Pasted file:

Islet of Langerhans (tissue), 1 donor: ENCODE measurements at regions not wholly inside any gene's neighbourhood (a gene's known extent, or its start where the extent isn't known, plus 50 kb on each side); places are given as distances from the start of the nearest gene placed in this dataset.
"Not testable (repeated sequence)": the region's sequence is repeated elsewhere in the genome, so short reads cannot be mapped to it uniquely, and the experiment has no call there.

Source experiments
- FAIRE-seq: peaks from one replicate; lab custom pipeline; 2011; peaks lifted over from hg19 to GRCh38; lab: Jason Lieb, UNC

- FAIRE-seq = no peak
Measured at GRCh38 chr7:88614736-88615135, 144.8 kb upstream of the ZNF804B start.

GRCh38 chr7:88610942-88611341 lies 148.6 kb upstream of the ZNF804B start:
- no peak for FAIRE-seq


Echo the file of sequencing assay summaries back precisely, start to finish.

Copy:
Islet of Langerhans (tissue), 1 donor: ENCODE measurements at regions not wholly inside any gene's neighbourhood (a gene's known extent, or its start where the extent isn't known, plus 50 kb on each side); places are given as distances from the start of the nearest gene placed in this dataset.
"Not testable (repeated sequence)": the region's sequence is repeated elsewhere in the genome, so short reads cannot be mapped to it uniquely, and the experiment has no call there.

Source experiments
- FAIRE-seq: peaks from one replicate; lab custom pipeline; 2011; peaks lifted over from hg19 to GRCh38; lab: Jason Lieb, UNC

- FAIRE-seq = no peak
Measured at GRCh38 chr7:88614736-88615135, 144.8 kb upstream of the ZNF804B start.

GRCh38 chr7:88610942-88611341 lies 148.6 kb upstream of the ZNF804B start:
- no peak for FAIRE-seq